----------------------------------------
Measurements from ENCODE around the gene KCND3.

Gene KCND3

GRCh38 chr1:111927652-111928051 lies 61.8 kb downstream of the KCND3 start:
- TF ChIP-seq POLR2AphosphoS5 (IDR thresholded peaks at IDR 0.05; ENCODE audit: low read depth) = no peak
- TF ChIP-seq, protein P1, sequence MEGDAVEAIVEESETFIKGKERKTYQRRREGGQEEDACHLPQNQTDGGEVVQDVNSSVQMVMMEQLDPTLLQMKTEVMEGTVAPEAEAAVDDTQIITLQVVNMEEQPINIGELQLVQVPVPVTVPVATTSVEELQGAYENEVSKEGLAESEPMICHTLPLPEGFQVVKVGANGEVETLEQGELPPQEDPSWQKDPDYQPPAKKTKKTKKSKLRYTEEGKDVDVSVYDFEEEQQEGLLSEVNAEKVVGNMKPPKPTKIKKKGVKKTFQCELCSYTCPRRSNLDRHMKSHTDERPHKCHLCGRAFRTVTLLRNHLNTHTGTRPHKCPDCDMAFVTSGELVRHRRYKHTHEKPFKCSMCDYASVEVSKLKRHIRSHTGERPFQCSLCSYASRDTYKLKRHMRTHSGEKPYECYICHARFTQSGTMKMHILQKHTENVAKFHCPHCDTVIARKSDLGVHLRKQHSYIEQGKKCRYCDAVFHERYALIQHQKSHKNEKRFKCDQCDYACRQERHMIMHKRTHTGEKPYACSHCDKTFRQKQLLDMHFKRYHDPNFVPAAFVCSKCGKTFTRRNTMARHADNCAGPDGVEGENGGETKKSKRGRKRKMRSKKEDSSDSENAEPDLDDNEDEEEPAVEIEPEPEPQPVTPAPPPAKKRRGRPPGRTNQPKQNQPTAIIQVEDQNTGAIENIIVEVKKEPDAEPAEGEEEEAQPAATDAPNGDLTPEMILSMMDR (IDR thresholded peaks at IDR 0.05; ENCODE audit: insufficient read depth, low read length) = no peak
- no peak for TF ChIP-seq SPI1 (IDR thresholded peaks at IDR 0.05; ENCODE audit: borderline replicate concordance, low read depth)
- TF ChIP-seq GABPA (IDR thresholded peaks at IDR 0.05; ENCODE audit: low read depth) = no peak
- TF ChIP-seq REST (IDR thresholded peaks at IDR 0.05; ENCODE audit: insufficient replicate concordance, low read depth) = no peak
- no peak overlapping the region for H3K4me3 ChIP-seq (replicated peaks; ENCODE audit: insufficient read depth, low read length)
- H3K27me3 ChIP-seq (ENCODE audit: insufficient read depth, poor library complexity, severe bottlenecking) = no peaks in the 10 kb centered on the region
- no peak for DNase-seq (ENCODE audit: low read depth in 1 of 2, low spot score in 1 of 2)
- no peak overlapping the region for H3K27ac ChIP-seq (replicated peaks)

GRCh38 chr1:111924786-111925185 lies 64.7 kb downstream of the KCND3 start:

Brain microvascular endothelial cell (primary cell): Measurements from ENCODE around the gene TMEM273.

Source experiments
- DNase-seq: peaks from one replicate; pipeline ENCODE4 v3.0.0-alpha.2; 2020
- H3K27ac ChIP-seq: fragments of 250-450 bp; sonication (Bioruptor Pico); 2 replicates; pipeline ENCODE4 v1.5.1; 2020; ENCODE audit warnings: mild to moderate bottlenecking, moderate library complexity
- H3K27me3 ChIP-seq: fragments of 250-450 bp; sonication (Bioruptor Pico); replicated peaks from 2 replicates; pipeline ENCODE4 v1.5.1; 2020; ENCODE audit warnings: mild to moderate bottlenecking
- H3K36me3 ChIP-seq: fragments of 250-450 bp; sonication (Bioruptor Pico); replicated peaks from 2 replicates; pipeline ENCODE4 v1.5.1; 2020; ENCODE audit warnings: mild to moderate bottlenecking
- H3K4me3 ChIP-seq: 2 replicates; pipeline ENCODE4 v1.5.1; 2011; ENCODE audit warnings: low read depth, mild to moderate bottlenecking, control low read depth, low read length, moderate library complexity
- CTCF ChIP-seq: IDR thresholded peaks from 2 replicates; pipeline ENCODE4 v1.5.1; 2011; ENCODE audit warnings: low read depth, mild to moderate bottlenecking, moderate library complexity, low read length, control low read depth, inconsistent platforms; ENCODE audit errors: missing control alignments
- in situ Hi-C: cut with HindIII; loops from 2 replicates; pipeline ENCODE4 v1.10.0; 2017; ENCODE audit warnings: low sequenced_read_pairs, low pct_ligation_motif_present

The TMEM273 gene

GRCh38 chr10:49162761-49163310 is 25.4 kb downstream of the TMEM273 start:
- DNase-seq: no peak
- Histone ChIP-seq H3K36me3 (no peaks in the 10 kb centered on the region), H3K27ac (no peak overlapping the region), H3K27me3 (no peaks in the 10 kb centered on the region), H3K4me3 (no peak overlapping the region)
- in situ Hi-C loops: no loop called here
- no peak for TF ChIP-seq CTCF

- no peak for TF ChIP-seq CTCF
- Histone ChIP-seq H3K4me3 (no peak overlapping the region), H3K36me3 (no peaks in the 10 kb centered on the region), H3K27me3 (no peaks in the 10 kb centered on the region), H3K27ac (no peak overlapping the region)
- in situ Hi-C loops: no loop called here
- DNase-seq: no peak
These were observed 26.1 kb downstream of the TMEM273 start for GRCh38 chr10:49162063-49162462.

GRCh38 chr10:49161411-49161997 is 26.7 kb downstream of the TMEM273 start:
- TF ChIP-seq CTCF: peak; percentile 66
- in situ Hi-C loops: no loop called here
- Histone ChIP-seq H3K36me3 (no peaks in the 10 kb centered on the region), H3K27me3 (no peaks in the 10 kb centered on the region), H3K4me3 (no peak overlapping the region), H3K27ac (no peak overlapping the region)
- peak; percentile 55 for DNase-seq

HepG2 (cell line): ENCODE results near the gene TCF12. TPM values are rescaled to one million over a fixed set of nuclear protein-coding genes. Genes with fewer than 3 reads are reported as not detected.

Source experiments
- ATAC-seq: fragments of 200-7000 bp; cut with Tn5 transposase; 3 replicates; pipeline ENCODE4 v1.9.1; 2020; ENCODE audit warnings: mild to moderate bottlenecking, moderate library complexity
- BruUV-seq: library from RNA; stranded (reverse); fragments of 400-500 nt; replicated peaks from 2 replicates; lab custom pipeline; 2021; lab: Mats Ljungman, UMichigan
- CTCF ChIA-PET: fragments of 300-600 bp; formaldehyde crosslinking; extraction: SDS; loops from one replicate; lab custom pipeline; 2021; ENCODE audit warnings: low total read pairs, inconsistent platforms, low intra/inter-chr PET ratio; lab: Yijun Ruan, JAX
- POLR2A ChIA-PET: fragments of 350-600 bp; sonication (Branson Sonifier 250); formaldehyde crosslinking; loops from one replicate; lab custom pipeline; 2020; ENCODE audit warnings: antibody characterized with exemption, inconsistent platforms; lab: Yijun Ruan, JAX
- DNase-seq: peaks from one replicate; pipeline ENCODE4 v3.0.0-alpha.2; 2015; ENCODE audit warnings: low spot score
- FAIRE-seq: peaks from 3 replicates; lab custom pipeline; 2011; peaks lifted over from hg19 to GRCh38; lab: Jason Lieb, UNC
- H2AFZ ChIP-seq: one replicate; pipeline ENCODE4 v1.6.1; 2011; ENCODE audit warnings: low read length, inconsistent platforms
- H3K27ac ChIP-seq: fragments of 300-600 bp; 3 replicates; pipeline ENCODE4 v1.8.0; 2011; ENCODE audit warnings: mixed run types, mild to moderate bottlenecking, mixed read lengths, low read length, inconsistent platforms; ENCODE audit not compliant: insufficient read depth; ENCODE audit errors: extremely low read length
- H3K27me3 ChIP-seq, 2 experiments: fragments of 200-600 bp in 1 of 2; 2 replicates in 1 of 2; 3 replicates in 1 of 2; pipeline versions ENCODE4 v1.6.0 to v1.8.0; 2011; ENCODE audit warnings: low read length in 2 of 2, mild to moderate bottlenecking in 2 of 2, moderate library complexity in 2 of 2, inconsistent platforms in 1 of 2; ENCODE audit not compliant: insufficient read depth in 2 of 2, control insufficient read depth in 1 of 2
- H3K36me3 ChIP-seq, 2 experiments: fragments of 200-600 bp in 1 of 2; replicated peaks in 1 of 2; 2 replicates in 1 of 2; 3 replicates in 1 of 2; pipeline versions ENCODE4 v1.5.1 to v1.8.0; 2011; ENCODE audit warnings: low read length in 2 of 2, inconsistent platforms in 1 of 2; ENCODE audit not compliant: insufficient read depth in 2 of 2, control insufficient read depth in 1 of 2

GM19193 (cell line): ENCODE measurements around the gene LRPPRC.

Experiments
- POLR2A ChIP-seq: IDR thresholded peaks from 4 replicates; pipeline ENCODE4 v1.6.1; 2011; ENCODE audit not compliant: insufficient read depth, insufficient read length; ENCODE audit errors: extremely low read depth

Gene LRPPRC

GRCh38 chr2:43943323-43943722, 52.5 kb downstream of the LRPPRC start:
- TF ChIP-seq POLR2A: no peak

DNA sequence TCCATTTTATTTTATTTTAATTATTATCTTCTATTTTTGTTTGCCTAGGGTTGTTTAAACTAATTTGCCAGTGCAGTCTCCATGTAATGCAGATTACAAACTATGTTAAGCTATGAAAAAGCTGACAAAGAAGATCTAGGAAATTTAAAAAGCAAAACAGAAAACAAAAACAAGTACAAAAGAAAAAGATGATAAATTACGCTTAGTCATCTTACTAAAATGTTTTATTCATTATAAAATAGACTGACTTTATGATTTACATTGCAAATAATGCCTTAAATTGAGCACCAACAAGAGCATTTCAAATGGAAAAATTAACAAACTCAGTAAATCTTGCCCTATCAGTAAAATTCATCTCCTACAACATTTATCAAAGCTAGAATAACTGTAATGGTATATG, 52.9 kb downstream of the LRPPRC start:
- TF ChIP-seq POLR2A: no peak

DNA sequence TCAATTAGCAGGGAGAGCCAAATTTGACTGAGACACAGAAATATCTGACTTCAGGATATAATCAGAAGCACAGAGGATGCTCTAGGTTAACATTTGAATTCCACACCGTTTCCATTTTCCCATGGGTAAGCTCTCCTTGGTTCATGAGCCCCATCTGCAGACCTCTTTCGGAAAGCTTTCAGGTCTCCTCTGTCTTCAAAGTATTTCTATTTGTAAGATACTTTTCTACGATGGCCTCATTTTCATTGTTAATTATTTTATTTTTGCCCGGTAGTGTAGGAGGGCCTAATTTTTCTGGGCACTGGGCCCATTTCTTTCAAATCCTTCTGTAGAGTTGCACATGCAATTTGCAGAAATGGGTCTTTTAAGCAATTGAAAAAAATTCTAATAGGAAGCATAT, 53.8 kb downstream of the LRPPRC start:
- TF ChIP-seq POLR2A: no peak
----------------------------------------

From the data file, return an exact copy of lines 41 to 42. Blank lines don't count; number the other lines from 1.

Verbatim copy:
- ATAC-seq: fragments of 200-7000 bp; cut with Tn5 transposase; 3 replicates; pipeline ENCODE4 v1.9.1; 2020; ENCODE audit warnings: mild to moderate bottlenecking, moderate library complexity
- BruUV-seq: library from RNA; stranded (reverse); fragments of 400-500 nt; replicated peaks from 2 replicates; lab custom pipeline; 2021; lab: Mats Ljungman, UMichigan